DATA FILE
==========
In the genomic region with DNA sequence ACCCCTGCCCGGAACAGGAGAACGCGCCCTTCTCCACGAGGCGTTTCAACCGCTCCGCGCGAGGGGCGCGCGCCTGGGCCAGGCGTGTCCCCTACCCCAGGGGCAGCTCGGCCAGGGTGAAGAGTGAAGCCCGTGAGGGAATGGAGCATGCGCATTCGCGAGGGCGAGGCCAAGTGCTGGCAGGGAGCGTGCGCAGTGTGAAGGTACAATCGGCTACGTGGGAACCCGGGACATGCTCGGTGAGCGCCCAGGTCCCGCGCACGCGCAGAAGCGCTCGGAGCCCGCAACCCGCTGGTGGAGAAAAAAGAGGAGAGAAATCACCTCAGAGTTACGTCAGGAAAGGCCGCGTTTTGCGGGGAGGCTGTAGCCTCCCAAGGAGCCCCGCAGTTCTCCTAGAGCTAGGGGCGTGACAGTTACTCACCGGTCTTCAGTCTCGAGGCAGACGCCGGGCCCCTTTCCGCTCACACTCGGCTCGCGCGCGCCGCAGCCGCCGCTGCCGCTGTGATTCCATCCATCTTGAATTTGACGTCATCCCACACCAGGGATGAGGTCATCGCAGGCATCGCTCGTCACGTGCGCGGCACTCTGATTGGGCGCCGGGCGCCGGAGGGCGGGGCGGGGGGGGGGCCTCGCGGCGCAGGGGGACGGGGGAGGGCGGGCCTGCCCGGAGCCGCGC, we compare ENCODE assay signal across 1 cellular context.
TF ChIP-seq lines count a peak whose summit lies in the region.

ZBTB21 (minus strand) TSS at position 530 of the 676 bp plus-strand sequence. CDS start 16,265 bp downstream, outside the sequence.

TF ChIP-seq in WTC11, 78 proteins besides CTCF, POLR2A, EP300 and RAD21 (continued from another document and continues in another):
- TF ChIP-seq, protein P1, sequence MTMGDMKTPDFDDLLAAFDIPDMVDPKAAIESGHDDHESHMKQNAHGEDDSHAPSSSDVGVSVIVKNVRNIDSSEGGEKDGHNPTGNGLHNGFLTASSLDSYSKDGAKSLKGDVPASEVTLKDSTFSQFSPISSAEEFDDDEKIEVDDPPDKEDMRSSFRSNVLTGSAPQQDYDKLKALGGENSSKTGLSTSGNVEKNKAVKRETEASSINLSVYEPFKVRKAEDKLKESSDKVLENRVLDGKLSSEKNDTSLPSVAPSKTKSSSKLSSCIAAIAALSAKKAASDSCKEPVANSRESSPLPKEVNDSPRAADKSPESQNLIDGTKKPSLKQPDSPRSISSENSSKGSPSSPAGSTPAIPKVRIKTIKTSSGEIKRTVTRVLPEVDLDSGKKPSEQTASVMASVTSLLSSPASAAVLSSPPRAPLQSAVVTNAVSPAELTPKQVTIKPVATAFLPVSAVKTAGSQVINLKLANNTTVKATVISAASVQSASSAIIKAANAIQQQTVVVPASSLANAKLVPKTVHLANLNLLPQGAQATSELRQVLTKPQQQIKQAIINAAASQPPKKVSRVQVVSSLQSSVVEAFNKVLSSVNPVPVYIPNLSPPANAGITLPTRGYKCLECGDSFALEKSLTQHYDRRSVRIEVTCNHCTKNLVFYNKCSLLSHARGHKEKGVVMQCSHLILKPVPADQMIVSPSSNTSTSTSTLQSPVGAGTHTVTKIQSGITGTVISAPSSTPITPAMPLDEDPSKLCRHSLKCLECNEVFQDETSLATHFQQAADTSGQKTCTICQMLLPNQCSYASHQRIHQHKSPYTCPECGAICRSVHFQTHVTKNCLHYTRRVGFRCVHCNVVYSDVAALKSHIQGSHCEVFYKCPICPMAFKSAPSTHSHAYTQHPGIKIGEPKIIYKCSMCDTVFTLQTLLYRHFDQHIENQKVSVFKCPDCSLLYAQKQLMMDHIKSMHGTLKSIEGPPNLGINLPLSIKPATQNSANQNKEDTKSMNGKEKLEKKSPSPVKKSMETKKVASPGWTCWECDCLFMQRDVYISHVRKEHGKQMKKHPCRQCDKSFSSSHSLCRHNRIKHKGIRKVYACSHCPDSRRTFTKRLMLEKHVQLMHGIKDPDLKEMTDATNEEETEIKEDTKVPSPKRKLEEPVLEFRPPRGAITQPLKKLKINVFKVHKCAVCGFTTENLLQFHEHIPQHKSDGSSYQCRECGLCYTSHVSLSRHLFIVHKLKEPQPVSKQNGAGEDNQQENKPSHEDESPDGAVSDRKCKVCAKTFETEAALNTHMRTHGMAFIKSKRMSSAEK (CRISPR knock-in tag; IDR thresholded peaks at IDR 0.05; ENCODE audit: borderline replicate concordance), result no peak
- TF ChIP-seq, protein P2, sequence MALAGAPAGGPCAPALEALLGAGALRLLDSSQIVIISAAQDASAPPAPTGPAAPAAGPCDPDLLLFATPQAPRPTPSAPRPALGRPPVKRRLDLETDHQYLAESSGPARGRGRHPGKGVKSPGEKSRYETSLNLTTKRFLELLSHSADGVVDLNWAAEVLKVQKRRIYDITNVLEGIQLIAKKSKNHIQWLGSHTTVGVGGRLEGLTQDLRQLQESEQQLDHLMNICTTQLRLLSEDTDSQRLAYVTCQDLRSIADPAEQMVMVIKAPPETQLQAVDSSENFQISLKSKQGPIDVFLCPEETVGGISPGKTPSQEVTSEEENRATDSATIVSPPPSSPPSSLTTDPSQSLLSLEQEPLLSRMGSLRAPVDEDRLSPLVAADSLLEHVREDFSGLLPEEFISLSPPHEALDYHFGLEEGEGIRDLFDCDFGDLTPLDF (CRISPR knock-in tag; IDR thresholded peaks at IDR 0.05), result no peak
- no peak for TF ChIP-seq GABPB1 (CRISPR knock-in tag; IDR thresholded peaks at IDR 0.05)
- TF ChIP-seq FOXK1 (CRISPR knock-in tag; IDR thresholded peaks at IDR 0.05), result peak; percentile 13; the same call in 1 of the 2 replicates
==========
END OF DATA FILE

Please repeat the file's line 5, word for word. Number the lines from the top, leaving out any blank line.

- TF ChIP-seq, protein P1, sequence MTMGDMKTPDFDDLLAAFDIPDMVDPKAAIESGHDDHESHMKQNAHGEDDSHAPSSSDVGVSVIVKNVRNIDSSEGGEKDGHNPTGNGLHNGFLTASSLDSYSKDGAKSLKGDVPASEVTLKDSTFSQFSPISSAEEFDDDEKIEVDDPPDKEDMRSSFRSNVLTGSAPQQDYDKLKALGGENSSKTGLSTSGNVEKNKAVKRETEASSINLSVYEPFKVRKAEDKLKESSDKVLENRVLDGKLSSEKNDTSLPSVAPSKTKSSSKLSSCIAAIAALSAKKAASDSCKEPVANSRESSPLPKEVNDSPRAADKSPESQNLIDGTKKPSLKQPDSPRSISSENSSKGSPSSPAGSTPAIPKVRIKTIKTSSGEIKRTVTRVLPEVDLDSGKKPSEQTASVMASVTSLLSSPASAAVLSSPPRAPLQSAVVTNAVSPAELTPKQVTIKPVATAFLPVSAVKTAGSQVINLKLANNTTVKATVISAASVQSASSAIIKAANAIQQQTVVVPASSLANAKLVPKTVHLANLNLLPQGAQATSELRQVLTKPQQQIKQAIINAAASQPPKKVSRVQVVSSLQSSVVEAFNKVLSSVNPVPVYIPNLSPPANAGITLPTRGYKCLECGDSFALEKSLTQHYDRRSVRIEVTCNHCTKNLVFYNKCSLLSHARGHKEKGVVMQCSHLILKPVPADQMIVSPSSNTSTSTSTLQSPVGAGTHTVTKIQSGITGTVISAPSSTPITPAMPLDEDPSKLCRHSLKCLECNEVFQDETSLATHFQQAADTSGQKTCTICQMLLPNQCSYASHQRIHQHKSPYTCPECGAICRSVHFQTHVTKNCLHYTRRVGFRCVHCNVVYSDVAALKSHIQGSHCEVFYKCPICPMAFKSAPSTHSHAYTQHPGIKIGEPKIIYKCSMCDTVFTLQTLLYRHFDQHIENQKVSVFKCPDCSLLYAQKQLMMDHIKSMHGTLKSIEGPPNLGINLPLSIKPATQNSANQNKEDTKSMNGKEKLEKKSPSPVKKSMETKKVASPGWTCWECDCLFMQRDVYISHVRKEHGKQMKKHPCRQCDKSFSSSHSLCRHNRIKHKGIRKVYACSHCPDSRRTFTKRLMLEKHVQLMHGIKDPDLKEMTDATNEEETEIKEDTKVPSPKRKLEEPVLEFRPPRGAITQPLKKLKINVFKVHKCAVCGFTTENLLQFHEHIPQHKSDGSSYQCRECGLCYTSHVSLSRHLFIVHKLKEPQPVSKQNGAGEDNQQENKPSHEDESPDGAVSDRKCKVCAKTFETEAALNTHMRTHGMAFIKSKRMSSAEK (CRISPR knock-in tag; IDR thresholded peaks at IDR 0.05; ENCODE audit: borderline replicate concordance), result no peak